Barrick Gold has decided to up the ESG ante with a new emissions reduction target to 2030 that makes its goal of reaching net zero emissions by 2050 that much more achievable.
The company said its ESG strategy delivered tangible results in 2020, included zero Class 1 environmental incidents, a new record of 79% water recycling and re-use by its operations, and the introduction of fully functional community development committees at all its operating sites to guide its social investment programs.
Speaking in a virtual presentation on sustainability this week, Barrick President and CEO, Mark Bristow, said: “At the beginning of last year, we set an emissions reduction target of 10% by 2030 against a 2018 baseline that combined the data from the legacy Barrick and Randgold operations as well as newly acquired assets. Through the year, we worked on identifying further reduction opportunities and this has enabled us to set an updated target of at least 30% by 2030 with an interim reduction target of 15% based on projects already being implemented, while maintaining a steady production profile.”
He added: “Ultimately our aim is to achieve net zero emissions by 2050, achieved primarily through greenhouse gas reductions and offsets for some hard-to-abate emissions,” he said.
Sustainability has long been a strategic business priority for the company, according to Bristow.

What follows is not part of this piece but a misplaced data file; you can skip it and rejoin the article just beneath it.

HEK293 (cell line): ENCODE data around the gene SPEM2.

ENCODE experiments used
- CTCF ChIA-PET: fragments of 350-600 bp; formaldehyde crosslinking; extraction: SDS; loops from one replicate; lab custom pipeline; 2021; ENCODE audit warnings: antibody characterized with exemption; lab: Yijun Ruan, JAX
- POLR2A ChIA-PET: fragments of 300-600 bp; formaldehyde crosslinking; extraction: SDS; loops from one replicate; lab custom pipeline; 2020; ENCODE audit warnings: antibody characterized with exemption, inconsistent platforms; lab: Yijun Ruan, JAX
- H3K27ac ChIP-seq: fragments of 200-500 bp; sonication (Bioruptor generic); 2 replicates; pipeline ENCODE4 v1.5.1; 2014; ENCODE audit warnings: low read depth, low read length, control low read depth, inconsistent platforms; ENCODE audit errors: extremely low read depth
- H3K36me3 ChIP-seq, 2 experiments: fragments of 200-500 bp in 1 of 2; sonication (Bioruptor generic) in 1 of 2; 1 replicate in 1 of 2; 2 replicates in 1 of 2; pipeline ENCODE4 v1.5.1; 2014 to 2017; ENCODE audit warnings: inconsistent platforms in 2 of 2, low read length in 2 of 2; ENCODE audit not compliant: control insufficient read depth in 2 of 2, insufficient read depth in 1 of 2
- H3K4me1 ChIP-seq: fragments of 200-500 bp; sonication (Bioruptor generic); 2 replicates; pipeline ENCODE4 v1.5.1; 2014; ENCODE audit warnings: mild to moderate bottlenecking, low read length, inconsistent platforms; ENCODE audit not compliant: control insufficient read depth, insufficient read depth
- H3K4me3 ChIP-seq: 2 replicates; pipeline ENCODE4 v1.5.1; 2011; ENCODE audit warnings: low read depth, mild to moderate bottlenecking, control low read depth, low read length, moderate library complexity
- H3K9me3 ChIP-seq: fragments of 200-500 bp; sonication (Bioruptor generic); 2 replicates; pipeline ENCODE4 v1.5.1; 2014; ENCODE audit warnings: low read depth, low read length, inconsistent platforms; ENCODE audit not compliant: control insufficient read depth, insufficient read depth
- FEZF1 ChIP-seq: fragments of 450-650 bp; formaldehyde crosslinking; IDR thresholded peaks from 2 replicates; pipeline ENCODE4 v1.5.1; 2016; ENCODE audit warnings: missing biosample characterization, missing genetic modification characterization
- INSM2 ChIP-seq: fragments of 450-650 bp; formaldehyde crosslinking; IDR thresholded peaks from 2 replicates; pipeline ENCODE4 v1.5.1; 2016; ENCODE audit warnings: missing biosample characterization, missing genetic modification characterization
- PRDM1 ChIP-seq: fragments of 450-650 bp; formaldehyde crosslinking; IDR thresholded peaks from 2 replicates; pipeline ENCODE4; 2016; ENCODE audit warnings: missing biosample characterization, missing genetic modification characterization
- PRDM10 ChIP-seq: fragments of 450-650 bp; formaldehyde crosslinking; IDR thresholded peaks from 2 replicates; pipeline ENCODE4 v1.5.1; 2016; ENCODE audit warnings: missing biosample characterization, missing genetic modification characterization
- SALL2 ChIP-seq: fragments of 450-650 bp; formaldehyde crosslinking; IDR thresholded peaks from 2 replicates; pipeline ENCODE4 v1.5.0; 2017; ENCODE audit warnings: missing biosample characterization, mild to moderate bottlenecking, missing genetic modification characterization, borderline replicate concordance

“Our strategy is based on four pillars: the creation of economic benefits for all stakeholders; the protection of health and safety at our mines and in their host communities; a respect for human rights; and the minimisation of our environmental impacts. For us, ESG is not a corporate compliance function: it’s integral to how we manage our businesses worldwide.”
In the same presentation, Barrick’s Group Sustainability Executive, Grant Beringer, said all the company’s sites had been certified to the ISO 14001:2015 environmental management standard. Each site had also been empowered to manage its own environmental issues under the oversight of the group’s strategic leadership. There was a particularly rigorous approach to management of tailings facilities, the company added.
Beringer said: “Our tailings and heap leach management standard has been aligned with the recently updated guidelines of the International Council on Mining and Metals, of which Barrick is a member, as well as those of the Mining Association of Canada. The standard sets out six levels of inspection and surety for the safe operation of tailings and heap leach facilities.”